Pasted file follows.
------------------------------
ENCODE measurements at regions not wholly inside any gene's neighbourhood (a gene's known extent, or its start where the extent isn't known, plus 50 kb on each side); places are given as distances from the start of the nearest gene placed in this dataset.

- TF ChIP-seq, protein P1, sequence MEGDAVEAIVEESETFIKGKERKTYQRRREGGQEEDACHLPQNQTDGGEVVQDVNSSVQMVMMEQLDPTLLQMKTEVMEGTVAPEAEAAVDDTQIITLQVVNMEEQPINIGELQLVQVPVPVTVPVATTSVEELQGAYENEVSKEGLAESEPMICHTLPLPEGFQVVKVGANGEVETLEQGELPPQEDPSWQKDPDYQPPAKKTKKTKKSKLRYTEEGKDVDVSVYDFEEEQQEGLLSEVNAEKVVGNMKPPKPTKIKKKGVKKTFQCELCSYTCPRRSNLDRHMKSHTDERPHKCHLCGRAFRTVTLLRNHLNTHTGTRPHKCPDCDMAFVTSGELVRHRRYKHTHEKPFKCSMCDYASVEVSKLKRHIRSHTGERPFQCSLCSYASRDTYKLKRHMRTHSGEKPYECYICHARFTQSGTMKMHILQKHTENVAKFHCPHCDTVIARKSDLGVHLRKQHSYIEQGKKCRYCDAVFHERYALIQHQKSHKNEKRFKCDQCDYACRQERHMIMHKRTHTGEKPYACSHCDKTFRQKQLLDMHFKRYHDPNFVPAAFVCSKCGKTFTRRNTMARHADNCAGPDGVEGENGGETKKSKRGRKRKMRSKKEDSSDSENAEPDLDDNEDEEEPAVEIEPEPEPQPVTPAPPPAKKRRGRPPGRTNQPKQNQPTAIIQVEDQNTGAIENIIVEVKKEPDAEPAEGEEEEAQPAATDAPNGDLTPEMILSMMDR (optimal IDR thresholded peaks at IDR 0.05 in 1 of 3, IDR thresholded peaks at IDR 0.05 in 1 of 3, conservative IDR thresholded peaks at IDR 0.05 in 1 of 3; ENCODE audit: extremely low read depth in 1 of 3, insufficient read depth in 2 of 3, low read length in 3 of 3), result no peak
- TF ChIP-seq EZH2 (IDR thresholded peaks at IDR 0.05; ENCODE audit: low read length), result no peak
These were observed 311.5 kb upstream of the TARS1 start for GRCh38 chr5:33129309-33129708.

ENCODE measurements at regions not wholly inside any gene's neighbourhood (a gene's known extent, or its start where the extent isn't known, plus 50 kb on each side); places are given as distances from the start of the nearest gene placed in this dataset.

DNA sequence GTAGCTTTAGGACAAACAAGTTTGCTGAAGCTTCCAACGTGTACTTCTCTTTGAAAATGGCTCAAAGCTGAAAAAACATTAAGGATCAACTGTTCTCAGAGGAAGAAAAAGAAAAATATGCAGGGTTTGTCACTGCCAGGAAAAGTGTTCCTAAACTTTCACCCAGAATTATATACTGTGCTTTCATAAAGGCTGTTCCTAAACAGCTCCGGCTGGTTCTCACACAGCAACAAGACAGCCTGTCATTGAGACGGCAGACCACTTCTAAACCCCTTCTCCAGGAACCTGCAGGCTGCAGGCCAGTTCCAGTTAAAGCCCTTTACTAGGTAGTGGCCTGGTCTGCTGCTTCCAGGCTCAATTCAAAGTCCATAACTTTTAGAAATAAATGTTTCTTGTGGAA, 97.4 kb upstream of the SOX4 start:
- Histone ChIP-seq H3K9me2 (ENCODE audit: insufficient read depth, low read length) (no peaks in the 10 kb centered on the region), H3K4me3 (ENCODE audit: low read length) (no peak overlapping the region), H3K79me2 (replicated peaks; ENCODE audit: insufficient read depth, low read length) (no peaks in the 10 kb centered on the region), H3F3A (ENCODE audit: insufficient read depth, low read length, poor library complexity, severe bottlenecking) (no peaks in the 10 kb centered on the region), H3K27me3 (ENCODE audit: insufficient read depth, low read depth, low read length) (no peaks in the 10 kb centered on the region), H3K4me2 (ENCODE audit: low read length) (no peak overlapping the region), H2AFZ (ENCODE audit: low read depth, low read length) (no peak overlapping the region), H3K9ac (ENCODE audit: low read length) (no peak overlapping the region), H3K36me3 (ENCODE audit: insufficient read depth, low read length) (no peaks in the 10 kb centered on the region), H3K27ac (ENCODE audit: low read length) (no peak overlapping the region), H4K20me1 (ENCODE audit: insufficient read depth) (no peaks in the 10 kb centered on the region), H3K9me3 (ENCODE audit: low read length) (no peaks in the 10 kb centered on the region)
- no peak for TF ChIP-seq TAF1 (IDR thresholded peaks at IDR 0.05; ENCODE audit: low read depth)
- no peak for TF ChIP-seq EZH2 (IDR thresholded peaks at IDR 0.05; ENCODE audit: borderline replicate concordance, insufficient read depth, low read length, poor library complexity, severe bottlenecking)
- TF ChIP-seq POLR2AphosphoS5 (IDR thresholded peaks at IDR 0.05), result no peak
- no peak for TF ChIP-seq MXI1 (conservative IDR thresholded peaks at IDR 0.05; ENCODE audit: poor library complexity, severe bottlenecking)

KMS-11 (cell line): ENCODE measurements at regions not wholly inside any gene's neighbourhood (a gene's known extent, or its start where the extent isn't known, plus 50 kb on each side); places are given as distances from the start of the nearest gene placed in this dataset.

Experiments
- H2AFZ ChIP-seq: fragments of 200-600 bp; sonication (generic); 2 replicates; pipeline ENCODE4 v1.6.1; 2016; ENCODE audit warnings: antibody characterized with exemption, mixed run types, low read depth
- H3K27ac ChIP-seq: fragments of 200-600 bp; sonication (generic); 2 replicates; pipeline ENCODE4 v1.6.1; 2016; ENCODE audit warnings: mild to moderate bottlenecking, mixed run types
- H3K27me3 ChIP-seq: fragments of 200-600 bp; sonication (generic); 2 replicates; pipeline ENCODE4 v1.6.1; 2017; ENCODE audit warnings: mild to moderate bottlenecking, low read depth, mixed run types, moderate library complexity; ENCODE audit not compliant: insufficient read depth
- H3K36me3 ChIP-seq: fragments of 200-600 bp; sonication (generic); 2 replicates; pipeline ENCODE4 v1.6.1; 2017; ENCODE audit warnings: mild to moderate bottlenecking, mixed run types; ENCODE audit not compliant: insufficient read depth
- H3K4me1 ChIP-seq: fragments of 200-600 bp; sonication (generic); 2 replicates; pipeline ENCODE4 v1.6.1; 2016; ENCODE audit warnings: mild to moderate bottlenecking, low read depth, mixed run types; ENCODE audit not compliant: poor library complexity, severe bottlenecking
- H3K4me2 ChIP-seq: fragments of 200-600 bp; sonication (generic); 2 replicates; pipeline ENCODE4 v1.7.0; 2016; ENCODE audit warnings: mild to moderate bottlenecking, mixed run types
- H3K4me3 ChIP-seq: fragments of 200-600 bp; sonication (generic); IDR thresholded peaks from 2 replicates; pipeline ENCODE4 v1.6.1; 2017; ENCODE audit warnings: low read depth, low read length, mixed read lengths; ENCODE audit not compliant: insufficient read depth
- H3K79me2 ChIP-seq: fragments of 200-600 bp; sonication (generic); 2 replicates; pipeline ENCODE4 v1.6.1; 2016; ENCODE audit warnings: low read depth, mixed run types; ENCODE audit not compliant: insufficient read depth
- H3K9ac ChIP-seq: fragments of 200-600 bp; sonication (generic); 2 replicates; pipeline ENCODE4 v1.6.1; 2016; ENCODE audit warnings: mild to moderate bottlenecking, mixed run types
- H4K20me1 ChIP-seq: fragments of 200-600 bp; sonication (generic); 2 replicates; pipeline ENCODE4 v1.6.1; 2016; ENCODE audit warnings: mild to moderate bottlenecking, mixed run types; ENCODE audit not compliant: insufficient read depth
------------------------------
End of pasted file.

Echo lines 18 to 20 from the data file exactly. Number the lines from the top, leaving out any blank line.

- H3K4me1 ChIP-seq: fragments of 200-600 bp; sonication (generic); 2 replicates; pipeline ENCODE4 v1.6.1; 2016; ENCODE audit warnings: mild to moderate bottlenecking, low read depth, mixed run types; ENCODE audit not compliant: poor library complexity, severe bottlenecking
- H3K4me2 ChIP-seq: fragments of 200-600 bp; sonication (generic); 2 replicates; pipeline ENCODE4 v1.7.0; 2016; ENCODE audit warnings: mild to moderate bottlenecking, mixed run types
- H3K4me3 ChIP-seq: fragments of 200-600 bp; sonication (generic); IDR thresholded peaks from 2 replicates; pipeline ENCODE4 v1.6.1; 2017; ENCODE audit warnings: low read depth, low read length, mixed read lengths; ENCODE audit not compliant: insufficient read depth